New EU portability rules to allow holidaymakers access to online content subscriptions from 1st April
Always wanted to keep binge-watching your favourite Netflix series or chill out to your own playlist on Spotify while holidaying? Well, from 1st April new portability rules will come into effect meaning that you will have full access to your online content subscriptions when travelling within the EU.
The portability rules follows the ‘roam like a home’ regulations brought in last year and represents yet another step towards the breaking down of barriers in the Digital Single Market. The rules cover content services that are already available online in a consumer’s home country and that has been already paid for, via a subscription or through individual purchases, or that a consumer is using free of charge, if the services provider chooses to be covered by the new rules.
A statement issued on 27th March by European Vice-President Andrus Ansip, Commissioner Mariya Gabriel, Bulgarian Minister of Transport, Information Technology and Communications Ivaylo Moskovski and Members of the European Parliament Pavel Svobada and Jean-Marie Cavada read:
“Citizens are at the core of all our digital initiatives. As of 1 April, wherever you are travelling to in the EU, you will no longer miss out on your favourite films, TV series, sports broadcasts, games or e-books, that you have digitally subscribed to at home. The rules will apply to paid-for services, but providers of free content may opt in. Providers of online content will also benefit from the new rules. They will no longer have to acquire licences for other territories where their subscribers are travelling to.
Removing the boundaries that prevented Europeans from travelling with digital media and content subscriptions is yet another success of the Digital Single Market for our citizens, following the effective abolition of roaming charges that consumers all over Europe have enjoyed since June 2017.
Our new rules directly respond to new behaviours and habits amongst European citizens using new technologies. For example, consumer spending on video subscription services rose by 113 per cent per year between 2010 and 2014, and the number of users by 56 per cent between 2014 and 2015. It is also estimated that at least 29 million people, or 5.7 per cent of consumers in the EU, could make use of cross-border portability, and many more in the future – up to 72 million people by 2020.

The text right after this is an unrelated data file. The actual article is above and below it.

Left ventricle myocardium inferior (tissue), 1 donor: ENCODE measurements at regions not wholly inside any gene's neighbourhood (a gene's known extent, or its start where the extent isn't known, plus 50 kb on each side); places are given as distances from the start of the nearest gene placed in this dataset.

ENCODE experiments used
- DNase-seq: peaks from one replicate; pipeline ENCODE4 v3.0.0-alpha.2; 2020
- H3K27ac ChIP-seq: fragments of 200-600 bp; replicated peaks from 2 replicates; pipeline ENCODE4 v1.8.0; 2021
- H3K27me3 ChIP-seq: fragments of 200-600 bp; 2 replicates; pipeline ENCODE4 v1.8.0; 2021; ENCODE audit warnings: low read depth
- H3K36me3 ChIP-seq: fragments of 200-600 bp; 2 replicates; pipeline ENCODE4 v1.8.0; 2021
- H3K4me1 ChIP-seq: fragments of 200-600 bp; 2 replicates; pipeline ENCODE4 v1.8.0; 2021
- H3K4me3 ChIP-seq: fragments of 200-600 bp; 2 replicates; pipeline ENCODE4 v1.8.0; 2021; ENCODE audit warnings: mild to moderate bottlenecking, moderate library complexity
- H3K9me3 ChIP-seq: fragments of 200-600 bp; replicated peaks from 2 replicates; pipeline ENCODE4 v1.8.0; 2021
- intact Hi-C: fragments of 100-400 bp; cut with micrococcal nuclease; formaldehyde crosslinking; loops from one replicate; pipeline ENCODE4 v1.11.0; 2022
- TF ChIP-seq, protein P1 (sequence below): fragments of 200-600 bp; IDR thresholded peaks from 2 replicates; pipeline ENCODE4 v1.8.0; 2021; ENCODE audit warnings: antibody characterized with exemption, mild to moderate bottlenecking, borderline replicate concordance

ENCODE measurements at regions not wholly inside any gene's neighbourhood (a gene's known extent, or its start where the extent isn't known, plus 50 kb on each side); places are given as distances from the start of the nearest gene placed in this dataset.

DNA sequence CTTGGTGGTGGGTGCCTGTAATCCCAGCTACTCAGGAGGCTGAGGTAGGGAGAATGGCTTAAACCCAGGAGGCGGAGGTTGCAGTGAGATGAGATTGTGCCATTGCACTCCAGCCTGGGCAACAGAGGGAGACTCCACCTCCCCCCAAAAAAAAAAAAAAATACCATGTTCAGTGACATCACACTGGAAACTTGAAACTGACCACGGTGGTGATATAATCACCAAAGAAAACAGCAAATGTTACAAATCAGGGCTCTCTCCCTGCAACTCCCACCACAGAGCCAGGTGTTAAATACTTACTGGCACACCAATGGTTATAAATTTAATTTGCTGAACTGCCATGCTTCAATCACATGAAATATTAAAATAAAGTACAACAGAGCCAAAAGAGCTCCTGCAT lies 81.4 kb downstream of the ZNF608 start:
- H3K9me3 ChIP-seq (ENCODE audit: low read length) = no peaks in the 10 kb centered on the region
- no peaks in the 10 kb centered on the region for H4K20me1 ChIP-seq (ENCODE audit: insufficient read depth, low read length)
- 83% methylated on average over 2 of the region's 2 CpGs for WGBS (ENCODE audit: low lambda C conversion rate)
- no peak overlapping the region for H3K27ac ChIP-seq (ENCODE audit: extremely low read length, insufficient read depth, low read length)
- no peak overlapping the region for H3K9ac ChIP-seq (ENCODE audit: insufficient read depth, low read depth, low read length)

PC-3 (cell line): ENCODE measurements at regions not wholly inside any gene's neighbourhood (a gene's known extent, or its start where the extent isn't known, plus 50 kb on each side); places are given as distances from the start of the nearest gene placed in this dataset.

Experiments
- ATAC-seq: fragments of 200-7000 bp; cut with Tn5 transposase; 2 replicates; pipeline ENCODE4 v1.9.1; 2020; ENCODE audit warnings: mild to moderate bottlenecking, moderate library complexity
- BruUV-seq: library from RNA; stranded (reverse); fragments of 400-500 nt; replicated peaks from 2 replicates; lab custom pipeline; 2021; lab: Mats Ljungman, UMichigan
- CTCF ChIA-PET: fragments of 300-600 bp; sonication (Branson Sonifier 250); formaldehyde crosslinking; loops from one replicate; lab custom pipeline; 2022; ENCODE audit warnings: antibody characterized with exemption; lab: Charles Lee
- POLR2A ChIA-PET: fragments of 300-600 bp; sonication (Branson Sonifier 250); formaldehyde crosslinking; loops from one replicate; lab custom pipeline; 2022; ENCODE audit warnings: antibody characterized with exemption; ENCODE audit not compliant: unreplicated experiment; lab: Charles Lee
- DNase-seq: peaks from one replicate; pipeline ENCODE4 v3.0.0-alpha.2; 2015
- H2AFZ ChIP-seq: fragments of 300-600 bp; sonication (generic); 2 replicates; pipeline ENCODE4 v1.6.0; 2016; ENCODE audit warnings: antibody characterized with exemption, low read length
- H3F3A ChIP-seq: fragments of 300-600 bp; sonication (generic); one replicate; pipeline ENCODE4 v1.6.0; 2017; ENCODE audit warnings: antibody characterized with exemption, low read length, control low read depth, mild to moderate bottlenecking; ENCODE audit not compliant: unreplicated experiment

In addition, almost 60 per cent of young Europeans say that being able to travel with their subscriptions is an important factor in choosing to subscribe to online services. Making portability a reality addresses this concern, and in turn, will help service providers increase the numbers of subscribers.
Reaching an agreement on portability is a great result of close collaboration between the EU institutions and European companies and stakeholders; and we have full confidence that broadcasters and platforms will take this as an opportunity to enhance the user experience. Today we have taken another concrete step towards building a true Digital Single Market and a united European digital society, accessible for all our citizens and profitable for our businesses.”
If you want to find out more information about the new portability rules and how this will affect you then click on the following resource links:
- Digital Single Market – Portability of online content services Q&A
- Travel with your online content across the EU fact sheet
- ECC Ireland article – Five changes that will make a difference, big or small, to your consumer rights in 2018